So the few points mentioned above illustrate how a little thought readily exposes fatal flaws in the simplistic origin-of-life scenarios which are so often advanced in evolutionary texts.

RNA World?

Interest in the possible role of RNA as the earliest macromolecules arose in the 1980s when it was realised that RNA not only has an information-mediating role within cells (e.g. as mRNA and tRNA), but is also involved in carrying out catalytic functions. For example, RNA comprises about 60% of ribosomes and evidence emerged indicating that the RNA has a primary role in the synthesis of peptide bonds. (This is an intriguing facet of the chicken-and-egg relationship of proteins and nucleic acids, with each actually synthesizing the other.)

However, just as there are severe problems with an abiotic origin of polypeptides, similar issues apply to the production of polynucleotides, except that chemical considerations make the situation even worse.


Figure 2. Example of a ribonucleotide – guanosine monophosphate

This is because the nucleotides themselves each comprise a base, sugar, and phosphate (Figure 2) which need to be joined together correctly – involving two endothermic condensation reactions (with all the problems that means) to make a nucleotide in addition to the endothermic condensation reaction involved in joining the nucleotides. In other words, compared with polypeptides, nucleotides are even harder to synthesise and easier to destroy; in fact, to date, there are no reports of nucleotides arising from inorganic compounds in primeval soup experiments.

The other extremely important issue is of course that, just as a polypeptide must be long enough and have the right sequence to be able to fold and have a useful biological function, the same is true of RNA.

Which brings us back to the key problem facing the origin of life: how did the information content of the protein and RNA sequences arise? Popular views would have us believe that it was through random production and association of amino acids and/or nucleotides; but we have seen that such an explanation is totally untenable.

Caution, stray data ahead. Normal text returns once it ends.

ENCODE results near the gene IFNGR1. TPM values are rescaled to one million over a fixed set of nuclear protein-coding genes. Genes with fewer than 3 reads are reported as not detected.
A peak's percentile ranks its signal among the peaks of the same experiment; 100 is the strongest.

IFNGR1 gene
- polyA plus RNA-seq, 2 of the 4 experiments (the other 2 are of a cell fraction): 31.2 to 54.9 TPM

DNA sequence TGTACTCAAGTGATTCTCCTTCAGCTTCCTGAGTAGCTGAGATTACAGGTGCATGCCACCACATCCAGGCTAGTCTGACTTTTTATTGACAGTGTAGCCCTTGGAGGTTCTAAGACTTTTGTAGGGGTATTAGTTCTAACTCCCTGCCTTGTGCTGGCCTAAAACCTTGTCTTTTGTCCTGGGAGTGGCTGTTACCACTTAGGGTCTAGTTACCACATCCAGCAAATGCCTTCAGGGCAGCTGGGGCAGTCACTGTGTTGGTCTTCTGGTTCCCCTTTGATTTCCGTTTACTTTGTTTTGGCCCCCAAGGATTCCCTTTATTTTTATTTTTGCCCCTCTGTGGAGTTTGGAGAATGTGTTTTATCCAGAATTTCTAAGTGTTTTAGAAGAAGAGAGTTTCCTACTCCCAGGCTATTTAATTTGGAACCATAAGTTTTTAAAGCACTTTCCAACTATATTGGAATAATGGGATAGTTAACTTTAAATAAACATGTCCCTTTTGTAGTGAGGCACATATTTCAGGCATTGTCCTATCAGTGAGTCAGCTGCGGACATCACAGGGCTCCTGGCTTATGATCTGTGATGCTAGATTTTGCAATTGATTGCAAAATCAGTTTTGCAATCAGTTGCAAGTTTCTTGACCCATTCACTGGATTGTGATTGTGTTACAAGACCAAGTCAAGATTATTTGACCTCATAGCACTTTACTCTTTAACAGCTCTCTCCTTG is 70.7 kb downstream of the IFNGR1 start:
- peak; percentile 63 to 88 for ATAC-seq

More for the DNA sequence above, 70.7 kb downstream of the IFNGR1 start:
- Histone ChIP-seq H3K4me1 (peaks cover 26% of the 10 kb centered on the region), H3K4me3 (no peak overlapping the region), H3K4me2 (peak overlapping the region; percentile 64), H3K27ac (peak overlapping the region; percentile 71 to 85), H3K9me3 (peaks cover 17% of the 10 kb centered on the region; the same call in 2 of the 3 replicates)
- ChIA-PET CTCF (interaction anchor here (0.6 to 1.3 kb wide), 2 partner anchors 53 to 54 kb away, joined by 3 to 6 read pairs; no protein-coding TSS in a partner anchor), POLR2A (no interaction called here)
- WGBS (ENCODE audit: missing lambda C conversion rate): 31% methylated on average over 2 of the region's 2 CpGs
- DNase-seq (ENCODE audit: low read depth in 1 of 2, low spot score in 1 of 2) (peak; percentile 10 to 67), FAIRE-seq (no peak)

Starting with a poor replicator doesn’t work

It is of course widely recognised that even basic replication systems as we know them are complex and could not possibly have arisen spontaneously. And the response to this is to assume (uncritically) that life could have got started with much simpler systems e.g. with short polymers which gradually improved their activity through the action of natural selection.

But there are some fundamental objections to this sort of scenario.

  1. First, as mentioned elsewhere, a protein must be able to fold, into a specific 3-dimensional shape in order to have biological activity. But the forces holding the folded protein in shape are so weak that many amino acids need to be involved – imposing a minimum length on their sequence of about 70 [3], and maybe 50 for nucleic acids. So trying to improve the odds of finding a biologically active macromolecule by starting with short ones, just will not work.
  2. A similar misperception is that the first replicator need only have had poor replicating ability, which could gradually have improved (by mutation and selection of improved versions). But it is important to note that a poor replicator is more likely to degrade through miscopying than to improve its performance, and this poses a dilemma for the production of a primitive replicator. Although the common presumption is that a crude replicator can gradually improve its performance through a natural selection sort of process, in fact there is a threshold before that could take place. That is, a replicator must already have a reasonably good performance in order to be able to improve on that performance.
  3. In other words, natural selection cannot take place until there is a reasonably reliable replicating system.

    So the first replicating system would need to have arisen exclusively by chance.



Notes display in the main text when the cursor is on the Note number.

1. Rodnina M, Beringer M, and Wintermeyer W. ‘How ribosomes make peptide bonds’, TRENDS in Biochemical Sciences, 32(1), 20-26 (2007).

2. The formation of each peptide bond is powered by 4 high-energy phosphate bonds. See Wikipedia article ‘Translation_(biology)’, accessed on 25/1/2017.

3. Kyte J, Structure in protein chemistry, Garland Publishing, 1995, p243.